September 5, 2023
What you’ll read:
- Vacancies & Elections Roundup: New state supreme court justices and nominees in Oregon, Minnesota, Tennessee, & Connecticut; plus a North Carolina Democrat steps down
- Issue Spotlight: False Confessions & State Supreme Courts—Michigan Supreme Court Tosses Coerced Confession But Fails To Make Clear Constitutional Rule
- State Supreme Courts In The News: Delaware Supreme Court Upholds Unaffordable Money Bail; Missouri Supreme Court OKs Jailing Parents Over Missed School Days; Republicans in North Carolina & Wisconsin Work To Remove Liberal Justices
Vacancies & Elections Roundup
- The Oregon Supreme Court remains a majority of former public defenders and civil rights lawyers after Governor Tina Kotek appointed Aruna Masih. Masih, who is the first Indian American and South Asian justice on the court, spent the bulk of her legal career representing employees and labor unions, including in civil rights cases. She replaced former public defender Adrienne Nelson, who is now on the Ninth Circuit Court of Appeals.
- Justice Natalie Hudson will be Minnesota’s first Black chief justice after Lorie Gildea, the court’s current chief, retires next month. To fill Hudson’s seat, Governor Tim Walz appointed his former Deputy General Counsel Karl Procaccini. Procaccini left the governor’s office to teach at St. Thomas School of Law, and previously practiced corporate law.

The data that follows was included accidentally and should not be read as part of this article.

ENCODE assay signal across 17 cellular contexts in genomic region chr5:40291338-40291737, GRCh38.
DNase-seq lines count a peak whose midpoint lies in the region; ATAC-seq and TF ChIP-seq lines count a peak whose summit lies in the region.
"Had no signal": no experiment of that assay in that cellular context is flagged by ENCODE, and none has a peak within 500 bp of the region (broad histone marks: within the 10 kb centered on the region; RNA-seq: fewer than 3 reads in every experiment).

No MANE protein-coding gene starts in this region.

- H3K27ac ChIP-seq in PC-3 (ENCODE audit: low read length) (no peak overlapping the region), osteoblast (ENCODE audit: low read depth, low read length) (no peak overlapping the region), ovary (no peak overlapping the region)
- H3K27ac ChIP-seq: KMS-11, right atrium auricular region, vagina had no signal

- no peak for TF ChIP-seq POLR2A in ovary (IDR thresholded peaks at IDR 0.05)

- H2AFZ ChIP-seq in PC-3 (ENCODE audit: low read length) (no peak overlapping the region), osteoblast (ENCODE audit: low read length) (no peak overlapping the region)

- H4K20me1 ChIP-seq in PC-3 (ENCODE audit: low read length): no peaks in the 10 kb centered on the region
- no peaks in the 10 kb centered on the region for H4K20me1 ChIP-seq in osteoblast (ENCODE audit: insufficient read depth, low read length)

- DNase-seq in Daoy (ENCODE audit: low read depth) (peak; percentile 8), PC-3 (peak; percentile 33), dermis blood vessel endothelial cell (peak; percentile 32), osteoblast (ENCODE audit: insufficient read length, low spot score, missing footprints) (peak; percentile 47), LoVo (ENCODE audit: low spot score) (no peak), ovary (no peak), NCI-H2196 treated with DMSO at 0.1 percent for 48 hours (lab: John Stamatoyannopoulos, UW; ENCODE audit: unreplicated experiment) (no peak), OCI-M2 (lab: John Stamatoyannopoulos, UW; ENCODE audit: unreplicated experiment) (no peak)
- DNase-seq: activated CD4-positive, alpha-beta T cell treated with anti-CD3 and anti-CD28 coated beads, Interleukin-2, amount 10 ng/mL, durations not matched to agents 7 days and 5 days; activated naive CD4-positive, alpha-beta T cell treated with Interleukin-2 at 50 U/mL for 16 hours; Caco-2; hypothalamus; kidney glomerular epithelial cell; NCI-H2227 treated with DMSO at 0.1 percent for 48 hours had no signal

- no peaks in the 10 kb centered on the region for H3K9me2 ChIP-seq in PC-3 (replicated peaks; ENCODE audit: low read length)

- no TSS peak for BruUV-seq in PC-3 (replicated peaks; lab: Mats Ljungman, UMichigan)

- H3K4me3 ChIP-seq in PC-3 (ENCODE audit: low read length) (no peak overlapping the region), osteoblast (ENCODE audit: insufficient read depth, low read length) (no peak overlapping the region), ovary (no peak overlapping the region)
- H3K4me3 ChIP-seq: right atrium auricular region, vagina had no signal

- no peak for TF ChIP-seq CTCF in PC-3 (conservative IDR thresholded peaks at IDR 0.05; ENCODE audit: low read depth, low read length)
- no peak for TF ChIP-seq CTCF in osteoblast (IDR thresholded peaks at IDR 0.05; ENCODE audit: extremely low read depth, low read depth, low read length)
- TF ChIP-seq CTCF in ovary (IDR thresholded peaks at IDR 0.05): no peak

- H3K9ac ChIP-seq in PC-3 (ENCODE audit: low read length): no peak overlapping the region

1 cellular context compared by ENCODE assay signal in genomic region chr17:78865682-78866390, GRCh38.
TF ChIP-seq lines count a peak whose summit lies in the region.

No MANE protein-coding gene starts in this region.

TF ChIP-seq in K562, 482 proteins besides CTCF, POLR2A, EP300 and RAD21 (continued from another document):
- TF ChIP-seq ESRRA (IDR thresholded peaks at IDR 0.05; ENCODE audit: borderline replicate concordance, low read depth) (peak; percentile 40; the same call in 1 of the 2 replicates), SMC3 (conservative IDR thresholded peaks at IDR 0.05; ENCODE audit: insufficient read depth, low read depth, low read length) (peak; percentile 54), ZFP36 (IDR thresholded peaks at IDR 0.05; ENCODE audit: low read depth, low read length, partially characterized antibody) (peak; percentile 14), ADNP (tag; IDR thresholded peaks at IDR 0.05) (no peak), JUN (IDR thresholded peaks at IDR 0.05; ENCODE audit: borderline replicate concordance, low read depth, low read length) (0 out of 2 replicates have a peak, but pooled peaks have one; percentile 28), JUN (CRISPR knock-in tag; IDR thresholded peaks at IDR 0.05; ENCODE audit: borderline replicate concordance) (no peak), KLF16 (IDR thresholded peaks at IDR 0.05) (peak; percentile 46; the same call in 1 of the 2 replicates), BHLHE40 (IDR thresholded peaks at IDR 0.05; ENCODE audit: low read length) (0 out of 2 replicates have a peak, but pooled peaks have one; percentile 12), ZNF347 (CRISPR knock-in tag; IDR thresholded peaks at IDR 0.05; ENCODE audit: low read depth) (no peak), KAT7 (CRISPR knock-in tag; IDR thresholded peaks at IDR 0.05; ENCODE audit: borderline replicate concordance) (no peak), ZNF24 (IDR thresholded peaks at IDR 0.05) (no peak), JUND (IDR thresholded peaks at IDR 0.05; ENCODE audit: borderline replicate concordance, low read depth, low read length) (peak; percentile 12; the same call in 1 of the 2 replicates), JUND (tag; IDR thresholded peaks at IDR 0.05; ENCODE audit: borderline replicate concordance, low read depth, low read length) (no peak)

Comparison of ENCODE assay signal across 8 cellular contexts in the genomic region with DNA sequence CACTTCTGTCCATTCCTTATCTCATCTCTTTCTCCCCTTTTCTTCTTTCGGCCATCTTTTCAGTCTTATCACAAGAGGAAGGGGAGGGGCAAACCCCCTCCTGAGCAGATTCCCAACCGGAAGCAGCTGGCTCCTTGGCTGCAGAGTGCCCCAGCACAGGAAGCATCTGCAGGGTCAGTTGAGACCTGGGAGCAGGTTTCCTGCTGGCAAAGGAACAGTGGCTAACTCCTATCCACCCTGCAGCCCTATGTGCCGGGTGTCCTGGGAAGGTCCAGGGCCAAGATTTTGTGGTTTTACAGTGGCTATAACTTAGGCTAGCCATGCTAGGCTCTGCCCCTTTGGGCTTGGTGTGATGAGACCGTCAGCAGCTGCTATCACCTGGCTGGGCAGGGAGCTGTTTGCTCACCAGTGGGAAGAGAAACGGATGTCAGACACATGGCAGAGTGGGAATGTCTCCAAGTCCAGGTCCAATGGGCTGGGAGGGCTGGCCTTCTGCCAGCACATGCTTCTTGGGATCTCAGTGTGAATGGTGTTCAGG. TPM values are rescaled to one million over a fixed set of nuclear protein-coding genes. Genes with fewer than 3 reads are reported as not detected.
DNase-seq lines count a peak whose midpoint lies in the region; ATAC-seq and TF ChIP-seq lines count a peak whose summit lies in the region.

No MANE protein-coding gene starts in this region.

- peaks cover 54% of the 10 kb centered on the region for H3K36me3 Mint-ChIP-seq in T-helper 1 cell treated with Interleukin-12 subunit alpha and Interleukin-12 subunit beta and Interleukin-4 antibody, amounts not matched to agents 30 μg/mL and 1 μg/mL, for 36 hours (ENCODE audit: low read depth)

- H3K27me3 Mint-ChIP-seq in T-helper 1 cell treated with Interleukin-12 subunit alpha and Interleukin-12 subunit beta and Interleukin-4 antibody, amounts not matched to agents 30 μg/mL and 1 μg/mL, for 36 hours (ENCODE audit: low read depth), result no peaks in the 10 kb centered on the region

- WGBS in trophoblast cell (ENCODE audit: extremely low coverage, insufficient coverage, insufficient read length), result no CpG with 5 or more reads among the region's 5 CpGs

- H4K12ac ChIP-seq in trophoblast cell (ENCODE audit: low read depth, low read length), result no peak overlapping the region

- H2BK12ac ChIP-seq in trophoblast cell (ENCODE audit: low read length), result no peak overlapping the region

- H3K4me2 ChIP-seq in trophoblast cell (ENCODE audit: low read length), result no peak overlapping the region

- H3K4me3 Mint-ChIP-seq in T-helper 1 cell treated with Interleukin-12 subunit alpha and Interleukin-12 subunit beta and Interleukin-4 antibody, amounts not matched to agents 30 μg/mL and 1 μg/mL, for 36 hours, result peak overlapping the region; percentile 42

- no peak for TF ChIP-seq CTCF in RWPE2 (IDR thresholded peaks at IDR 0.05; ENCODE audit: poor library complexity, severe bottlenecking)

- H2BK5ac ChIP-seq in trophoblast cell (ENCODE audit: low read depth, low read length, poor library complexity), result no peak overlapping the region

- In Tennessee, members of the state supreme court similarly selected a current member, Justice Holly Kirby, as the court’s new chief. She replaced former Chief Justice Sharon Lee, who retired on September 1. To fill Kirby’s seat, Governor Bill Lee appointed Dwight Tarwater, who had been chief legal counsel to former Republican Governor Bill Haslam.
- Connecticut Governor Ned Lamont has made his second attempt to replace former Justice Maria Araújo Kahn, whom President Biden appointed to the Second Circuit Court of Appeals. Lamont’s first nominee, prosecutor Sandra Slack Glover, withdrew under criticism over her support for Amy Coney Barrett’s 2017 confirmation to the Seventh Circuit Court of Appeals. This time Lamont nominated Nora Dannehy, another career prosecutor and his former General Counsel. Steve Kennedy, an organizer with the People’s Parity Project, criticized the pick: “While Attorney Dannehy is a very experienced attorney,” he said, “we are disappointed to see the governor nominate yet another prosecutor to the state’s highest court when we still do not have a single appellate-level judge with experience in public defense, legal aid, or civil rights.”